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Much of the brain is still mysterious to modern science, possibly because modern science itself is using brains to analyze it. There are probably secrets the brain simply doesn't want us to know. But by no means should that stop us from tinkering around in there, using somewhat questionable and possibly dangerous techniques to make our brains do what we want.
In 1959 paleontologist Mary Leakey pulled a bone fragment from a gully in Tanzania. The find turned out to be one small piece of Paranthropus boisei , an evolutionary cousin who went extinct some 1.5 million years ago. His strong jaw, flat molars, and bony spine on top of the skull led paleontologists to believe he ate nuts and seeds, earning him the nickname Nutcracker Man. But last May, University of Utah geochemist Thure Cerling revealed that P. boisei had unexpected dining habits .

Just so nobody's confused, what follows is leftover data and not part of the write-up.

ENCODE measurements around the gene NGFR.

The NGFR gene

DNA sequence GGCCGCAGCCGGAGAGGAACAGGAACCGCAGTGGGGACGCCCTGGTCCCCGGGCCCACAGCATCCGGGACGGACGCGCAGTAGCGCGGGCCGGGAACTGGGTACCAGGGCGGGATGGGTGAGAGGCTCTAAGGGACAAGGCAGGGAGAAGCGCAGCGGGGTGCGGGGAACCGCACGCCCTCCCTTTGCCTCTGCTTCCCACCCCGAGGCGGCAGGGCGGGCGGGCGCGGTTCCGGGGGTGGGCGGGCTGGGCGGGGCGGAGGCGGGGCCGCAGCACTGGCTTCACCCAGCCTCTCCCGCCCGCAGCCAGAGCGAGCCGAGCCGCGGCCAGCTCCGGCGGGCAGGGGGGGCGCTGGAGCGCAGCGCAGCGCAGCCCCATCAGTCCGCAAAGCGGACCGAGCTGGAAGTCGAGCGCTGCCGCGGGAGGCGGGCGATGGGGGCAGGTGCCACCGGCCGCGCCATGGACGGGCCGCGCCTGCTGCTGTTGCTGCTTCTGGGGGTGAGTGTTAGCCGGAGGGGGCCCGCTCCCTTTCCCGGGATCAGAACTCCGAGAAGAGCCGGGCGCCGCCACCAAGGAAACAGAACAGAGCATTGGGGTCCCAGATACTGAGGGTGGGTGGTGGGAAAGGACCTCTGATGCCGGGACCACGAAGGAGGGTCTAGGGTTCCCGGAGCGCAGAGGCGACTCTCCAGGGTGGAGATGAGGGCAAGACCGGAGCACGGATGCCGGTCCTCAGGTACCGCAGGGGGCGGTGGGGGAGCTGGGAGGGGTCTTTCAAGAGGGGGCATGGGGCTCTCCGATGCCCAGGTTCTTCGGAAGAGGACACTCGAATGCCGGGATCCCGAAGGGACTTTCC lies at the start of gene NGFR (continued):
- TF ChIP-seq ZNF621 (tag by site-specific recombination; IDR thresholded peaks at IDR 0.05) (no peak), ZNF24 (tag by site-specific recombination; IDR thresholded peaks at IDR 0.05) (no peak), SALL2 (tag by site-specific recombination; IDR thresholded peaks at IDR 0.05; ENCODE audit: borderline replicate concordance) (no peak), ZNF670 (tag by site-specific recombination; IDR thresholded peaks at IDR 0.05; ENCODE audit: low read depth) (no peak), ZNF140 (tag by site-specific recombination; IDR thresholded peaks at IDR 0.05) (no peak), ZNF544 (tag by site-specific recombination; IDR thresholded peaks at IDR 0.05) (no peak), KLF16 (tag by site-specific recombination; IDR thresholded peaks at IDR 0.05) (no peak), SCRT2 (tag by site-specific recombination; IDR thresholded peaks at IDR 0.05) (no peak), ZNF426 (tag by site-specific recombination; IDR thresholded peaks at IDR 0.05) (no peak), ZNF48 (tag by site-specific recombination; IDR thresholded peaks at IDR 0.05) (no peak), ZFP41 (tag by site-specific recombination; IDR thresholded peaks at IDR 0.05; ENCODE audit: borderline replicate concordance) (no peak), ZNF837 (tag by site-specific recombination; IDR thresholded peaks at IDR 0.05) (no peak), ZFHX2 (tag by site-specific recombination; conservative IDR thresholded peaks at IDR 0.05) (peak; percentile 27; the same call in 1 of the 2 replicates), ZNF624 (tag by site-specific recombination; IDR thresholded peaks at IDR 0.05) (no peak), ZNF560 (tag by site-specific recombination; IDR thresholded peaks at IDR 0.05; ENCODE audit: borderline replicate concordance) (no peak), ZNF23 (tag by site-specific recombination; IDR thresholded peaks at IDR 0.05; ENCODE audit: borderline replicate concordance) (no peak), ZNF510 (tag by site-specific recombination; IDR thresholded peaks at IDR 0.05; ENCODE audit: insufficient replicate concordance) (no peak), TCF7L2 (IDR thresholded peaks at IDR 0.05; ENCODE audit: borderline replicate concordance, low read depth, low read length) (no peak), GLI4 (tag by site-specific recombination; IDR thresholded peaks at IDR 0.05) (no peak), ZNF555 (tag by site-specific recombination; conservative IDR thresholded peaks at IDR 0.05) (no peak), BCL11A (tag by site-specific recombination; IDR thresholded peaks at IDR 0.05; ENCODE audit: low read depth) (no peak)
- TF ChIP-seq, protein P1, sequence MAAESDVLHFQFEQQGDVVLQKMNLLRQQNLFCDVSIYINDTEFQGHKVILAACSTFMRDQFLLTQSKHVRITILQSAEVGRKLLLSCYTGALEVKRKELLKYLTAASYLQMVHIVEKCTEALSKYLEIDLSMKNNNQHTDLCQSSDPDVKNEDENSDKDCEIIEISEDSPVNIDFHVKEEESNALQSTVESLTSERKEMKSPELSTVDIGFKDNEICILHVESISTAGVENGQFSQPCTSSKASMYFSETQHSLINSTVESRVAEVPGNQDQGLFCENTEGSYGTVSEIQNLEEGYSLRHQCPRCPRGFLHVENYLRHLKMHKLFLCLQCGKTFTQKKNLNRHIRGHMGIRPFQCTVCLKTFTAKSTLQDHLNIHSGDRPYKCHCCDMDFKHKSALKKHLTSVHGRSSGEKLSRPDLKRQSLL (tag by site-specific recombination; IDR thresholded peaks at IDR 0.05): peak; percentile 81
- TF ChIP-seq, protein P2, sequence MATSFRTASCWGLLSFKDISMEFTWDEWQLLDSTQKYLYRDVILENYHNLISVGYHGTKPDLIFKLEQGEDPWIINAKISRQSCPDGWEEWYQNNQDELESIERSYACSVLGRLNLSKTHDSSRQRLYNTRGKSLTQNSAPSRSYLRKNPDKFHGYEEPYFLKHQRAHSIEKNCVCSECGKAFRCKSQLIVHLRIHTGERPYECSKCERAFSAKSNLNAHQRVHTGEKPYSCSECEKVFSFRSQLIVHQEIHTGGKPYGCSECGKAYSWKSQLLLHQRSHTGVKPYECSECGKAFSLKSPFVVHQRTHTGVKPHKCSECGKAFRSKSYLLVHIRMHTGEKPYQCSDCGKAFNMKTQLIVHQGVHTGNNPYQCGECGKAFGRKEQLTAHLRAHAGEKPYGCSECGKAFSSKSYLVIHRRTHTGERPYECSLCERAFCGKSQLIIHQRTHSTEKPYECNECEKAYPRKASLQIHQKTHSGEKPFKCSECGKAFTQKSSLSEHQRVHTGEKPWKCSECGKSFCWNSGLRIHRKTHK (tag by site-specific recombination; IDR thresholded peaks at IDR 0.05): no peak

Future Touch Tech This concept computer-of-the-future by designer Jakub Záhoř allows the user to operate the device anywhere they can find a glass surface. The user simply attaches the central unit to any glass surface like a window or coffee table, switches on the power, and watches their system light up before their eyes.
Scientists trying to create artificial life generally work under the assumption that life must be carbon-based, but what if a living thing could be made from another element? One British researcher may have proven that theory, potentially rewriting the book of life.